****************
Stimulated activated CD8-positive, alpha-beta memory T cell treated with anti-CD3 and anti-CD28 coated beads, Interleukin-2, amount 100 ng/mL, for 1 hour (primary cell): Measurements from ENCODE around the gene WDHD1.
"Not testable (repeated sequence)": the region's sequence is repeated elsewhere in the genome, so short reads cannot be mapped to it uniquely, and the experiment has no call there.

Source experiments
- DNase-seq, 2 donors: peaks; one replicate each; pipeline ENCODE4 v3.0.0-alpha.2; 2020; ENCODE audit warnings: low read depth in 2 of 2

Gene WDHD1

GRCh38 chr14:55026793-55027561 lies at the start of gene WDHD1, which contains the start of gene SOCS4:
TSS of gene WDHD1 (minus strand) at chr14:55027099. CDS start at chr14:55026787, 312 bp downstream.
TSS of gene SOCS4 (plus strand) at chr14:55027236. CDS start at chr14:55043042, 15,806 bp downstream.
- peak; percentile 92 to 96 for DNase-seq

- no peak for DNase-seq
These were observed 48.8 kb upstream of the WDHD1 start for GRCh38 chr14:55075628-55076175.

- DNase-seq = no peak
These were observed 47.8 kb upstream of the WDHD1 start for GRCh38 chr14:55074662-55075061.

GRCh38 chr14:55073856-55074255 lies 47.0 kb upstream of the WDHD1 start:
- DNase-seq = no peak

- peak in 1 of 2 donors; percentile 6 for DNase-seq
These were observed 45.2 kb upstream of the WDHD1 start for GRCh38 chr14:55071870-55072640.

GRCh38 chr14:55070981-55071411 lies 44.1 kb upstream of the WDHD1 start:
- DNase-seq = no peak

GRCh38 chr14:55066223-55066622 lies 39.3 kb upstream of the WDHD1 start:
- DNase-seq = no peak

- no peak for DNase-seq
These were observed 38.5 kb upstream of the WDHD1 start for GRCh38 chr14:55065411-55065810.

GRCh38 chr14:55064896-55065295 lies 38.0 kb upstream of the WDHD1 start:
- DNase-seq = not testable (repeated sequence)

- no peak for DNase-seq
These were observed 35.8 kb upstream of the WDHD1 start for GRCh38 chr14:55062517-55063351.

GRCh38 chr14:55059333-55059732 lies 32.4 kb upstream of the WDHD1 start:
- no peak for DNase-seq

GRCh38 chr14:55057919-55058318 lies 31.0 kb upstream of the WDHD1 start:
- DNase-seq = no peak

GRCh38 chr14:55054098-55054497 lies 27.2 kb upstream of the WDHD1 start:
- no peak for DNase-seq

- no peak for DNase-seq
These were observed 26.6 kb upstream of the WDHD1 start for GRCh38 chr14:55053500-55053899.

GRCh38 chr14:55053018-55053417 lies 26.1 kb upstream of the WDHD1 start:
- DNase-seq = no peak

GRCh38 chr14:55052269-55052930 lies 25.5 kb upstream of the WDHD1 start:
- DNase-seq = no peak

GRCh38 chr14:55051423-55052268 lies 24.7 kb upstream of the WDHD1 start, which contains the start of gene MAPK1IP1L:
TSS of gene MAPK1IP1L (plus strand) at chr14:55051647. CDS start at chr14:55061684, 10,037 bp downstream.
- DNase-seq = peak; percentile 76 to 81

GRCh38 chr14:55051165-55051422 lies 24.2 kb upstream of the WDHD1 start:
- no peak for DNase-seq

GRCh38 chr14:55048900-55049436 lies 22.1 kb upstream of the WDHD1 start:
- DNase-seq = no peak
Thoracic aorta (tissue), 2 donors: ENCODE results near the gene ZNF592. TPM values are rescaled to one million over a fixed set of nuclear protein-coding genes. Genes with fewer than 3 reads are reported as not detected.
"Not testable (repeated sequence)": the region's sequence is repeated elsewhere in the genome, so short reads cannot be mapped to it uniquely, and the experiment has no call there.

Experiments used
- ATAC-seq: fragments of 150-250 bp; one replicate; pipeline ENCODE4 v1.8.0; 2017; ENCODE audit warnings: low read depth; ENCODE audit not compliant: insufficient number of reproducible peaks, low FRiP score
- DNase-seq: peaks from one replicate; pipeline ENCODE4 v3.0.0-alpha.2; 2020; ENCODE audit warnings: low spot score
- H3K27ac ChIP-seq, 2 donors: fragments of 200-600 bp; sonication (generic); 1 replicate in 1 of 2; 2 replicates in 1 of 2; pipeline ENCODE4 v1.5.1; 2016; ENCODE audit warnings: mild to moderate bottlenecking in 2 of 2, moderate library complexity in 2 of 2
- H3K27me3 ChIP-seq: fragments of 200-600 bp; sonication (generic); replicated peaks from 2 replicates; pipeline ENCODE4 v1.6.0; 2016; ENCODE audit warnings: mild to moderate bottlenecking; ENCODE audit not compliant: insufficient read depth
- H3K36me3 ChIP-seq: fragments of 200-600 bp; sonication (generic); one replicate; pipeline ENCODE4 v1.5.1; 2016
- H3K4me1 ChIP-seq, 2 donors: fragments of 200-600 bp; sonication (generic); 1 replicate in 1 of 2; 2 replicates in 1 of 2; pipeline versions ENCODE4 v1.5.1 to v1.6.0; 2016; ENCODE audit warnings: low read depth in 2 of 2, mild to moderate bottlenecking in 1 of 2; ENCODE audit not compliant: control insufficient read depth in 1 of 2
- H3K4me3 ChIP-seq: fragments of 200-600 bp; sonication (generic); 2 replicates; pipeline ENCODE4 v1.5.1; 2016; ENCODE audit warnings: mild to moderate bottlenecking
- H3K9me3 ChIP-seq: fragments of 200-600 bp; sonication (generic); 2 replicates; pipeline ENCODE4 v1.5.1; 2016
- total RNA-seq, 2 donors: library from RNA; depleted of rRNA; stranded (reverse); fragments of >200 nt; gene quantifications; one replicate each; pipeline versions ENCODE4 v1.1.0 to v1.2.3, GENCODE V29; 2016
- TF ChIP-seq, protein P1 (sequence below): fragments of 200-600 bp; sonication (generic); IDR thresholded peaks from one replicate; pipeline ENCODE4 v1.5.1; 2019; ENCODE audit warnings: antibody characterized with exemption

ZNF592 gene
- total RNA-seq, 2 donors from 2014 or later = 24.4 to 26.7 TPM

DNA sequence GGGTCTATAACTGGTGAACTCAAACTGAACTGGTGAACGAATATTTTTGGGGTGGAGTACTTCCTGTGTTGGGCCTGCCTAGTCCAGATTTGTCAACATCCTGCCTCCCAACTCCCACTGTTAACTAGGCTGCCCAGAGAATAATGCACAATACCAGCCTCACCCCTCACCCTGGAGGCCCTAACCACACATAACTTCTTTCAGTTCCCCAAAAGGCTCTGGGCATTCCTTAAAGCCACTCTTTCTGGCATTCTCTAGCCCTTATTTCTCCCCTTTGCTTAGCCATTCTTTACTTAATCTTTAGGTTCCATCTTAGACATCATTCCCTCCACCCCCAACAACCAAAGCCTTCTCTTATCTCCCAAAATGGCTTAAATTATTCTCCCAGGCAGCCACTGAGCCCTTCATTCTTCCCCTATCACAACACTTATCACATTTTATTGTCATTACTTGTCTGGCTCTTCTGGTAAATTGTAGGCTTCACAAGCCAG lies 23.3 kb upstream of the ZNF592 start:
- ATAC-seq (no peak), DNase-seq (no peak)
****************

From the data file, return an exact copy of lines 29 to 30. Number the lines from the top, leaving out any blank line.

- no peak for DNase-seq

GRCh38 chr14:55057919-55058318 lies 31.0 kb upstream of the WDHD1 start: